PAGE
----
Some members of the Louisville Metro Council have proposed a change in the way properties and/or areas are designated as landmarks, and the issue has the city’s preservationists breaking out the pitchforks and torches.
The ordinance, sponsored by Councilpersons David Yates (D-25), Vicki Welch (D-13), Bob Henderson (D-14), Rick Blackwell (D-12), James Peden (R-23), David James (D-6), and Jerry Miller (R-19), would require a landmark designation to be approved by the Metro Council rather than relying only on the Landmarks Commission, as is currently done.
The ordinance would also change the petition requirements so that all residents – both property owners and renters – living around a proposed landmark would have a bigger say in the decision.
The ordinance would include similar changes for landmark “districts.”
As it currently stands, the process allows something like this to happen:
Let’s say a group decides a building in danger of being razed shouldn’t be razed because of it’s historical value to the city. The group would collect 200 signatures on an official petition, pay $500, register to speak at a public hearing and try to win over the members of the Landmarks Commission.
If the commission is satisfied with the petitioners argument, then the property is designated a landmark.
That actually sounds fairly reasonable. It is the way the process has worked in Louisville for a long time.
But now, for fun, let’s say the petition only included about 30 residents who actually lived in the vicinity of the proposed property, with the rest coming from people who do not live near the building.
Would that be fair?
To have people from Prospect signing a petition to save a building in Iroquois? A building they don’t have to live near or even see on a routine basis? What about the people in the surrounding neighborhood who didn’t sign the petition, who saw no value in the building whatsoever? What if the neighbors wanted a restaurant built in it’s place, instead of a dilapidated eyesore? Shouldn’t their opinion carry more weight than someone living 30 miles away?
While you ponder those questions, try and remember that scenario, because it is exactly what happened in 2009 in south Louisville with a building known as Colonial Gardens, and it is the basis for the change described in this now-revised ordinance.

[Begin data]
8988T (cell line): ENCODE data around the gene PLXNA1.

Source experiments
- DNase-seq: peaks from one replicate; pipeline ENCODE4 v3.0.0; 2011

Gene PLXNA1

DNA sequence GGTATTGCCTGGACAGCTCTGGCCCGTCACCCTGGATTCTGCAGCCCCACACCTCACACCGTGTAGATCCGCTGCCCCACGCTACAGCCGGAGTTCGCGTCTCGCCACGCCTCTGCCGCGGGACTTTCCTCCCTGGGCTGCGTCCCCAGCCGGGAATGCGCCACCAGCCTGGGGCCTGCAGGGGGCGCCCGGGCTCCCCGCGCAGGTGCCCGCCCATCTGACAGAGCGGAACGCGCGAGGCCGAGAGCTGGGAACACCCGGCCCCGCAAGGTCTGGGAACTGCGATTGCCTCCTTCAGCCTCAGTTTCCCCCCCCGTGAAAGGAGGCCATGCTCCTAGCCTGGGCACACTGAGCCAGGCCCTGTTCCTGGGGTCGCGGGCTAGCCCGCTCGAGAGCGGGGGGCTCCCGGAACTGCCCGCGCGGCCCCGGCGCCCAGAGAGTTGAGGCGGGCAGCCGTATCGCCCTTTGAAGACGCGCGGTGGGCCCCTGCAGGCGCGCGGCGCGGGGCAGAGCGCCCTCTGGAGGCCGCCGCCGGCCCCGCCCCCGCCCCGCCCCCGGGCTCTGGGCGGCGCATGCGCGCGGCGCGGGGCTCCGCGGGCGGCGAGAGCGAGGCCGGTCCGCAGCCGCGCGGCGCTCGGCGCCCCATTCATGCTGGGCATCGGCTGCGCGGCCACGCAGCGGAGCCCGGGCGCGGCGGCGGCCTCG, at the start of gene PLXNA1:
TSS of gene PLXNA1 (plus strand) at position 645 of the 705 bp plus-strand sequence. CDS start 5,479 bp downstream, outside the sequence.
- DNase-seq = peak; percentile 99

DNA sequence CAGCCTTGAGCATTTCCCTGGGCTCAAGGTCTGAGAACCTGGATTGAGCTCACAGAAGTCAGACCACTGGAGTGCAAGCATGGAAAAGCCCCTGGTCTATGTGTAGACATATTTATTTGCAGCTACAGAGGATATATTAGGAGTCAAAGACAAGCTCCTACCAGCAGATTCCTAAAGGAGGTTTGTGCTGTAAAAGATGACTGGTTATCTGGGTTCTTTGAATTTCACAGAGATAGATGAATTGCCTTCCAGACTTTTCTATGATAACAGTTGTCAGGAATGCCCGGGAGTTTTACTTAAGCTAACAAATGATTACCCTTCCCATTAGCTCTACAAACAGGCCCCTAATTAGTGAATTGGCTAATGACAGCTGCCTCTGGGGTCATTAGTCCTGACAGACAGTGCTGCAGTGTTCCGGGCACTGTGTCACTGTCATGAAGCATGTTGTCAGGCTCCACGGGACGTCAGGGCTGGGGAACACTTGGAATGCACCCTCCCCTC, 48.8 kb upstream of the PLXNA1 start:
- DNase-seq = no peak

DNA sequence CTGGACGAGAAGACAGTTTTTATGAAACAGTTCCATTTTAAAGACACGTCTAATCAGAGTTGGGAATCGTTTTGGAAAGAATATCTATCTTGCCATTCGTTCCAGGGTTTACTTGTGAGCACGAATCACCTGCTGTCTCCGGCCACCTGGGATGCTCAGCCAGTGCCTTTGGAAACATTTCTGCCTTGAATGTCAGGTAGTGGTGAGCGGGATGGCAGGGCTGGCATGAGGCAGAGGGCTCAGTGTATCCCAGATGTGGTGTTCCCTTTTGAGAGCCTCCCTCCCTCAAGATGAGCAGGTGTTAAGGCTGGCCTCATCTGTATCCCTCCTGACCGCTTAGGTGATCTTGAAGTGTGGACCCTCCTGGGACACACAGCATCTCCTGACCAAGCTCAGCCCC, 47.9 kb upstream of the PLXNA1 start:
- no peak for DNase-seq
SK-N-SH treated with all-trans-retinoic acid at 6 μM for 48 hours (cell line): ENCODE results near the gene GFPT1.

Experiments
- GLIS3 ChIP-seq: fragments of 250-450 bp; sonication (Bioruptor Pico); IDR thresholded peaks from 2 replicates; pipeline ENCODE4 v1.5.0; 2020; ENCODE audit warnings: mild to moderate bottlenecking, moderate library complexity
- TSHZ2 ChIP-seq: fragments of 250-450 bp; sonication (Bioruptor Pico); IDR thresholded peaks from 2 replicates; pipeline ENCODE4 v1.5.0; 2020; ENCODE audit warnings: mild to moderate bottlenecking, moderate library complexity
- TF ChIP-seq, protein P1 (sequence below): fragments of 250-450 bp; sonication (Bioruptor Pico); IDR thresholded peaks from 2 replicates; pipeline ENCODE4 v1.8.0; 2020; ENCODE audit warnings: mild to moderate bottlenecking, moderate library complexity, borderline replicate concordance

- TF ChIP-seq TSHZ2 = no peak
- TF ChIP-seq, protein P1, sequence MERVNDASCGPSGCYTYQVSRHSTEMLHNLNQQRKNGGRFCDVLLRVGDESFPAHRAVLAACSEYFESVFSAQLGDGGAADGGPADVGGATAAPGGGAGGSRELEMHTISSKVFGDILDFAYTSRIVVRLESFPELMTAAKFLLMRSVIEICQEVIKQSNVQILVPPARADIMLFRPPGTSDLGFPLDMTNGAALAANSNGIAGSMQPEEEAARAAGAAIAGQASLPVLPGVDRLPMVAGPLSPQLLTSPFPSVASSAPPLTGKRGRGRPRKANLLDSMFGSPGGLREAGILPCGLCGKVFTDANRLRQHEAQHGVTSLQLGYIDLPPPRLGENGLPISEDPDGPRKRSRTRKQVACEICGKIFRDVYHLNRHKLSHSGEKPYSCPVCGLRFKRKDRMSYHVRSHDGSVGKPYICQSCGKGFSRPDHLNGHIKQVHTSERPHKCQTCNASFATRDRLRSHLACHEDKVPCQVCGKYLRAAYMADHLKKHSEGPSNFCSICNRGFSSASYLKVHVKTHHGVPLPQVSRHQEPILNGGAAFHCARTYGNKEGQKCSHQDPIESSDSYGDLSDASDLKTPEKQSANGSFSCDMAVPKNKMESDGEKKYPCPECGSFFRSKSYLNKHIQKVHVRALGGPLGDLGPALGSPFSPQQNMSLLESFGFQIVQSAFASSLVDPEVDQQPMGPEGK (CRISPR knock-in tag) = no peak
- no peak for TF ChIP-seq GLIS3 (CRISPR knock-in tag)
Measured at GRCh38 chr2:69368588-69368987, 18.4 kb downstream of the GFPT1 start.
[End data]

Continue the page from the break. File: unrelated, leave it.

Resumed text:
This is a peculiarly impossible situation for me, personally.
I love Louisville’s preservationists and their community efforts, and count many preservation activists as friends. I believe the Landmarks Commission is comprised of dedicated professionals who are extremely knowledgeable and respected and do not require “babysitters.”
But I also live closer to Colonial Gardens than 70 percent of the people who attached their names to the petition. I also want the process to be backed by the force of law to, well, preserve not only the integrity of the Landmarks Commission, but the legality of its decisions.
I supported the designation of Colonial Gardens as a landmark because I thought it deserved to be recognized. The building’s spire and roofline are distinguishing characteristics of a place that once was, among other things, the site of Senning’s Park – Louisville’s first zoo.
But I also understand that I may be in the minority. People living near the building – directly across from Fredrick Law Olmsted’s Iroquois Park – say they wanted a nice restaurant, not an empty, crumbling former nightclub. Some residents of the area say the building should have been demolished.
Since the landmark designation, absolutely nothing has been done with the property on the corner of Kenwood Drive and New Cut Road. This adds to the frustration for people like Ray Whitener, a resident in the nearby Auburndale area who says, “Municipalities across America have battled for reasonable landmark ordinances and the debate has continued for years. This proposal is a step in the right direction.”
The timing of the ordinance and the intense reaction it has caused caught the measure’s sponsors completely off-guard. Councilman David Yates, who lives near Colonial Gardens, has been the target of most of the criticism. Among the charges leveled at Yates and others is the assertion that local developers “wrote” the ordinance.
Yates called that statement “absurd.”
“We just want to make sure that the people affected by something like this have their voices heard. Therefore, an unelected board that is unaccountable to the public cannot have the last word,” says Yates.
To view the complete ordinance, click HERE.
Some critics have said the Landmarks Commission will end up like the Planning Commission.
The Planning Commission is made of developers.
The Landmarks Commission is made of professionals.